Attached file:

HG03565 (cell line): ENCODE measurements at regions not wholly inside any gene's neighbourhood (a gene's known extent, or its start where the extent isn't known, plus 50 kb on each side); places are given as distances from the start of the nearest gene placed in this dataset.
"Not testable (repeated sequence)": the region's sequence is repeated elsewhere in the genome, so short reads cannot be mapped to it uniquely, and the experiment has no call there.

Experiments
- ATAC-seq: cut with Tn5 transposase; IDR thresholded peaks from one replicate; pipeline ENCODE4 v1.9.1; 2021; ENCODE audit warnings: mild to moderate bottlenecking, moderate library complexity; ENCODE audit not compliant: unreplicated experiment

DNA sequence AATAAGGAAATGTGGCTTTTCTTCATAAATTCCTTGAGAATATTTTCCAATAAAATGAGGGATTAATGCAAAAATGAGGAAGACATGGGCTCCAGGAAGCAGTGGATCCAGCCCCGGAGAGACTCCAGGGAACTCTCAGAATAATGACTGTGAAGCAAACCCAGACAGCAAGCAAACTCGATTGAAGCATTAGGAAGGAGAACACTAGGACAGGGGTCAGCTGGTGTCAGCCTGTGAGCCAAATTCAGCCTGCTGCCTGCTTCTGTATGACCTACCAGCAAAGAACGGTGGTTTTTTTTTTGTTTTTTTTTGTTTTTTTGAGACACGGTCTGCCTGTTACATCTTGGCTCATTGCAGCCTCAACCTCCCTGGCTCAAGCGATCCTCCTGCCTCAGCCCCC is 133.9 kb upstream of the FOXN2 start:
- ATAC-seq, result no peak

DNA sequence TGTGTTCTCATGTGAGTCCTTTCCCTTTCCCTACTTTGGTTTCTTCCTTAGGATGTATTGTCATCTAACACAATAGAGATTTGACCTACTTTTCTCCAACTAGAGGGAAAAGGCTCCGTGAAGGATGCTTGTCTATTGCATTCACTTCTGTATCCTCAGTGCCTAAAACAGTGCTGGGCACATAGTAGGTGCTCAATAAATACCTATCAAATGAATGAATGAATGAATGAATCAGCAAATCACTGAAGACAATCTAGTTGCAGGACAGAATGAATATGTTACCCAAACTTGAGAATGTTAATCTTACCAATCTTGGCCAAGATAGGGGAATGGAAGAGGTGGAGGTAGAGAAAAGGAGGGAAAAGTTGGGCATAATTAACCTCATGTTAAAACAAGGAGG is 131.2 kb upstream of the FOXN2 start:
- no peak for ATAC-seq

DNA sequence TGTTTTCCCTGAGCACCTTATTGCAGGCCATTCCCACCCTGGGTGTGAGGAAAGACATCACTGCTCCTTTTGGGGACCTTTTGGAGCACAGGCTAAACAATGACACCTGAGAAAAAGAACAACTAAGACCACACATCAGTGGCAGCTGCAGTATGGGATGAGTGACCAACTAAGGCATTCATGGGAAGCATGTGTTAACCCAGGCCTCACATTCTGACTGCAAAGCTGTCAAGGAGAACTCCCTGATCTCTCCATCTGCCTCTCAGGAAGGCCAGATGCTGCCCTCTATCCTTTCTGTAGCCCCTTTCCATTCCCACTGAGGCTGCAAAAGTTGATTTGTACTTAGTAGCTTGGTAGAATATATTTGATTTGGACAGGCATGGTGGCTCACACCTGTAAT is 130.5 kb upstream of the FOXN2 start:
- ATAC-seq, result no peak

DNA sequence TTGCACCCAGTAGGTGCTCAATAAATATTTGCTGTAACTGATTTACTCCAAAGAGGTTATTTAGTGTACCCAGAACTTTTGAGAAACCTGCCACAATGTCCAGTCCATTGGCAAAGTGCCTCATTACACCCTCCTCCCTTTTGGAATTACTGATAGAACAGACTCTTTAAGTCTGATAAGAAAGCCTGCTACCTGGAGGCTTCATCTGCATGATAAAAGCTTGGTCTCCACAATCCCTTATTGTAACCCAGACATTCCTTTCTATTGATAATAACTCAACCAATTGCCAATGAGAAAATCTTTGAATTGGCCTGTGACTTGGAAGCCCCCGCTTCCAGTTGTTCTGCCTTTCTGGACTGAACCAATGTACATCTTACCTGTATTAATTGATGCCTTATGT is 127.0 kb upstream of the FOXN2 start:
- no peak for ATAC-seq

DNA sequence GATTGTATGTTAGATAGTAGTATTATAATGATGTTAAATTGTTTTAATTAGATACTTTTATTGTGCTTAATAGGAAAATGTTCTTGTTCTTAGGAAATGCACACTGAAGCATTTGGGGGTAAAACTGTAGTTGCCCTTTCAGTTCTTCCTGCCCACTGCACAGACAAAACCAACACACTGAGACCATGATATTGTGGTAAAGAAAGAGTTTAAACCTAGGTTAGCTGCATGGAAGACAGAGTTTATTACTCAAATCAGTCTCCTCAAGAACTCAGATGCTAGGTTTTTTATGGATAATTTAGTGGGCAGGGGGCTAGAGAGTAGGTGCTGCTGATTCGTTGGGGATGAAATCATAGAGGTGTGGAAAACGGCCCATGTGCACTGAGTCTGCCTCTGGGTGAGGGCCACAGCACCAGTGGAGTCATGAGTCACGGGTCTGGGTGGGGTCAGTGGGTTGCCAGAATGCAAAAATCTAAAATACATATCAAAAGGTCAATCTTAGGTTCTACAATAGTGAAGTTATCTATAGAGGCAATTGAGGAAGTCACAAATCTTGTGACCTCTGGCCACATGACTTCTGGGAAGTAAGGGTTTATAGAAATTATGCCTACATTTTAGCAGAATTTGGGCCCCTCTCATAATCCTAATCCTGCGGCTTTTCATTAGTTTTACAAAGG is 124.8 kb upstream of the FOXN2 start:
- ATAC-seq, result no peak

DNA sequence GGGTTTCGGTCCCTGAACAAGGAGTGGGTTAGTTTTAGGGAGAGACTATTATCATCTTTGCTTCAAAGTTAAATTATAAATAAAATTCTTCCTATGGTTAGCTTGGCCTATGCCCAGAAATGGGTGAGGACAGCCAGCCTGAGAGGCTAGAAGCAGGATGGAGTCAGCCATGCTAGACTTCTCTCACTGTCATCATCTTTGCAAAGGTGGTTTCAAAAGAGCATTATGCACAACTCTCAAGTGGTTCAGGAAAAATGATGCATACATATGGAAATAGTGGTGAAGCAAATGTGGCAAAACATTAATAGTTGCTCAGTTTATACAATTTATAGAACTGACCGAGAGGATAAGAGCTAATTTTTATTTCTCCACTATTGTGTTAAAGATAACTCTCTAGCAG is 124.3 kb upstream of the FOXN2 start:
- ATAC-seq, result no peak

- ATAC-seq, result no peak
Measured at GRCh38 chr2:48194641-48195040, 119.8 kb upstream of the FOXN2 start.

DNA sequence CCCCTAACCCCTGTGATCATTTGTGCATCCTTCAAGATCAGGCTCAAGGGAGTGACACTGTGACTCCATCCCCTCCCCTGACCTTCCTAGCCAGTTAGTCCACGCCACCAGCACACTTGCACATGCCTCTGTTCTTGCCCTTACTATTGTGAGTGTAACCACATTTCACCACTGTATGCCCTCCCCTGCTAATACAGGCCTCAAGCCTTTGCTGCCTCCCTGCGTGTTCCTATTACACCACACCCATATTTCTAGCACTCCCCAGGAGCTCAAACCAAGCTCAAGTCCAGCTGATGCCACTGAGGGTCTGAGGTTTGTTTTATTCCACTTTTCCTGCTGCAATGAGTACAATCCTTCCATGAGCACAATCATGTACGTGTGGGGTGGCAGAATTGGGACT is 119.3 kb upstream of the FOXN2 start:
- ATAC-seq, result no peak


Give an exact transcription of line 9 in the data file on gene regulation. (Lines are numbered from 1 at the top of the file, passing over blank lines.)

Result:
DNA sequence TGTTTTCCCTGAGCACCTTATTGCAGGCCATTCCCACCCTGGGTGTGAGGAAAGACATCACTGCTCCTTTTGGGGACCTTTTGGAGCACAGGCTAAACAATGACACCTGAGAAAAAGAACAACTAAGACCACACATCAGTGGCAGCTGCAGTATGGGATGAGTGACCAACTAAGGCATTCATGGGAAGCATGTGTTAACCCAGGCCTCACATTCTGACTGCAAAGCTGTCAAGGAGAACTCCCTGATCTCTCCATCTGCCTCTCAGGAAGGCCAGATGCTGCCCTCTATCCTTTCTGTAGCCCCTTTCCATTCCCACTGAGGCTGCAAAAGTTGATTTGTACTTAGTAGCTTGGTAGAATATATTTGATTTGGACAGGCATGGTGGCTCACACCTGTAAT is 130.5 kb upstream of the FOXN2 start: